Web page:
Singer songwriter Olympia, real name Olivia Bartley, first came to promience with the release of her debut album Self Talk in 2016 which saw her nominated for the Breakthrough Artist at that year's ARIA Awards. She has just released her first music in over two years in the form of the jangly guitar pop single 'Star City' and will be performing at this years BIGSOUND Music Festival in Brisbane from September 4-7. Women In Pop recently caught up with Olympia to find out what she has been up to, her new music and what we can expect to see at BIGSOUND.
Hi Olympia! What's currently happening in your world?
I am currently sitting on a whole body of new work!
Your debut album Self Talk was a big success and saw you nominated for an ARIA Award and the Australian Music Award in 2016. What was that experience like and how did your career change after that?
To be honest I was so busy during the record cycle I didn’t have time to enjoy those milestones. I don’t think I put my head up for air for two years. But this was probably a good thing as by the time I’d come up for air, I was in Taiwan deep into the writing of the new work.
Actually I was in a bar last week and the record came on and it was such a nice surprise to hear it that way. It felt like I was hearing the record for the first time. It was probably the first time I wasn’t listening intently for BPMs, or thinking about parts, or performances (you know, what beat the glitter cannons would go off).
Another moment I got to really hear the work for myself was at a Midnight Oil concert. Or rather I received messages throughout the night as Midnight Oil made their way around the world with 'Smoke Signals' as their walk-on song. It felt as though the song was circling me (coincidentally this was The Great Circle Tour), until finally I was standing in torrential rain at The Big Pineapple on the Sunshine Coast waiting for Midnight Oil to come on stage - and I felt so nervous! What if they’d become sick of the song by now and had hastily pulled it for something else? But right before they came on the speakers were turned up and 'Smoke Signals' played for me. I will never hear that song as loud. Thanks Midnight Oil.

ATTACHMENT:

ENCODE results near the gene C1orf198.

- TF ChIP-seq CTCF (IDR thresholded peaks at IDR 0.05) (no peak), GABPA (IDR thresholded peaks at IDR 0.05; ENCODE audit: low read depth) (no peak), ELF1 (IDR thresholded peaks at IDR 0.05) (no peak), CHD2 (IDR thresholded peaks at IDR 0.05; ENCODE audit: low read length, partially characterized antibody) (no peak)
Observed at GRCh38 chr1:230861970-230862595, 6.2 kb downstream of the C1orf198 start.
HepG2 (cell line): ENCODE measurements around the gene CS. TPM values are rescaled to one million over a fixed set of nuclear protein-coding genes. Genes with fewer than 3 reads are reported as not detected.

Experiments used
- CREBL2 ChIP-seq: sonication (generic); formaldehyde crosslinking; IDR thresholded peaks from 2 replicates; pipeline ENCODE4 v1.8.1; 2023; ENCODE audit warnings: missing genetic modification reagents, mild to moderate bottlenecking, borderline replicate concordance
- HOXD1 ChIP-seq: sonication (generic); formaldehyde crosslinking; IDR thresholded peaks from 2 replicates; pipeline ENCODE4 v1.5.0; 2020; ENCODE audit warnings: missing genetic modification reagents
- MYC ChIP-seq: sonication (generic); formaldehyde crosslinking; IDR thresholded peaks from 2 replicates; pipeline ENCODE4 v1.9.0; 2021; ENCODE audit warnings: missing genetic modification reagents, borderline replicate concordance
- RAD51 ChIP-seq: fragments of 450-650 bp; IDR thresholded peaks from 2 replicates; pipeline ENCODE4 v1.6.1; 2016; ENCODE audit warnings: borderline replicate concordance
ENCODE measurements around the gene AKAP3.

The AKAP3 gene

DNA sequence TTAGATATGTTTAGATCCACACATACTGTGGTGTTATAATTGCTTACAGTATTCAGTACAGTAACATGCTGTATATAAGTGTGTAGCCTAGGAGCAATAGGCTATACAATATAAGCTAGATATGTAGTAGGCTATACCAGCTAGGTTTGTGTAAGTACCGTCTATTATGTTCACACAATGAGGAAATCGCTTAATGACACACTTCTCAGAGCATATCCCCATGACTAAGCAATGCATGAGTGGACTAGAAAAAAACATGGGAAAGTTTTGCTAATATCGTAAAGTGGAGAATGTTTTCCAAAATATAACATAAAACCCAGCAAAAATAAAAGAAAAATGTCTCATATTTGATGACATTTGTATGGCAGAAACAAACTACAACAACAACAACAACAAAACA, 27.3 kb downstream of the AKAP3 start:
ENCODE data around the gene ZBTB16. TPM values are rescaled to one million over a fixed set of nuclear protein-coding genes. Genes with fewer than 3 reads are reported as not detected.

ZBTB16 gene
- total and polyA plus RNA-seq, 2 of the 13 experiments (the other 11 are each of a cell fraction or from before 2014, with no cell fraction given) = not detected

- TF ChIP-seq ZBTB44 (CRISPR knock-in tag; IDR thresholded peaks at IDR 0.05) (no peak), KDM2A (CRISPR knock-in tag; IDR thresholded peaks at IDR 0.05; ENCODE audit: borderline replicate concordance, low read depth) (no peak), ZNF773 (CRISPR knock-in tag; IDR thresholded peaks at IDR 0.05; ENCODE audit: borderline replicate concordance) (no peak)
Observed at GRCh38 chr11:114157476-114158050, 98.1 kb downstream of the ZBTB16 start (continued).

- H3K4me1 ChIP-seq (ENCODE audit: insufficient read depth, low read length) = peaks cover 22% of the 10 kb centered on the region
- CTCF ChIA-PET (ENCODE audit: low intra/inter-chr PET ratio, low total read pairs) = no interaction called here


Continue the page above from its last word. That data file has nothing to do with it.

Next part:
You've just released the new single 'Star City' with more music on the way. Can you tell us anything about what you have been recording?
I could write an essay in response to this question! I have spent twelve months developing the new record, and we are on the very brink of release. I wanted to explore some points of differences with this record. Most importantly I wanted the work to be more visceral, as though you are driving down the highway with your window down: a feeling. Or rather, I didn’t want to tell people how to feel, I wanted them to feel something.
This meant a different approach to the whole process. With the writing. I needed to tap into unfiltered emotions and thoughts – ones akin to drunken karaoke highs, and getting carried away in an argument (perhaps also drunk here??) about something stupid like a pink jacket, or who ordered too many entrees. The approach to instrumentation is also more immediate, as well as vocals as though we (co-producer Burke Reid and myself) didn’t think we’d set ourselves enough challenges.
While I spent twelve months writing the work, I then had to submit myself to making the record. The end result is full of life force and risk.
In Taiwan, where I didn’t speak a word of Mandarin, I wrote myself an essay of things I wanted to explore in the new work and the first line was ‘create an atmosphere that you step into from start to finish’.